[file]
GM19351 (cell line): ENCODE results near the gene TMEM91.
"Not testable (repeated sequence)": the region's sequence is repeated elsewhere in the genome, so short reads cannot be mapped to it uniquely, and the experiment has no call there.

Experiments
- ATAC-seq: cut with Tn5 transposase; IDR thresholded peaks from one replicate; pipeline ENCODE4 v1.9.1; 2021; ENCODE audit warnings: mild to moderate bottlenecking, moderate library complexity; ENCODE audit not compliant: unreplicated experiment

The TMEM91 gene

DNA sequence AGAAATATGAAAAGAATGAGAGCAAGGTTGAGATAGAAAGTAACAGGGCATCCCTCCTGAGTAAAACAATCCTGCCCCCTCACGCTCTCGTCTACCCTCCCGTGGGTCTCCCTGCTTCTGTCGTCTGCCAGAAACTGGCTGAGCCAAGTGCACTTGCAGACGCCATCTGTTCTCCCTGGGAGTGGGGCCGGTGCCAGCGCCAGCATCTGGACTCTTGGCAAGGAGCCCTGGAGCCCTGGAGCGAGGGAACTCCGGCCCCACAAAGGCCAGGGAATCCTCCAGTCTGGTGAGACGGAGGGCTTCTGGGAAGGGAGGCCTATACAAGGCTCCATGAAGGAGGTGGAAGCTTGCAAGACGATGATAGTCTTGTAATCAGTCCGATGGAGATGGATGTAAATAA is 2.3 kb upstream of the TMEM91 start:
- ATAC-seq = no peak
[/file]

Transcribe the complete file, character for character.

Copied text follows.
GM19351 (cell line): ENCODE results near the gene TMEM91.
"Not testable (repeated sequence)": the region's sequence is repeated elsewhere in the genome, so short reads cannot be mapped to it uniquely, and the experiment has no call there.

Experiments
- ATAC-seq: cut with Tn5 transposase; IDR thresholded peaks from one replicate; pipeline ENCODE4 v1.9.1; 2021; ENCODE audit warnings: mild to moderate bottlenecking, moderate library complexity; ENCODE audit not compliant: unreplicated experiment

The TMEM91 gene

DNA sequence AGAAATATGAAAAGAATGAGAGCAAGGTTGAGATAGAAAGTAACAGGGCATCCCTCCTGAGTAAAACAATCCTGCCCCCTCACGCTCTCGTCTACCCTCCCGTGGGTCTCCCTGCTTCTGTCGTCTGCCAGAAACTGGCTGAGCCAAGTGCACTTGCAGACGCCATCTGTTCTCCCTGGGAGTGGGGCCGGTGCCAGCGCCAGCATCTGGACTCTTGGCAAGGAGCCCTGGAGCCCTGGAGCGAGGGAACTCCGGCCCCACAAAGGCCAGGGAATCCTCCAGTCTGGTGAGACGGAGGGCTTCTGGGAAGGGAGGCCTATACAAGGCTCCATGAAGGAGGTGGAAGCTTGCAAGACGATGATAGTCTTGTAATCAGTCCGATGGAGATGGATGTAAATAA is 2.3 kb upstream of the TMEM91 start:
- ATAC-seq = no peak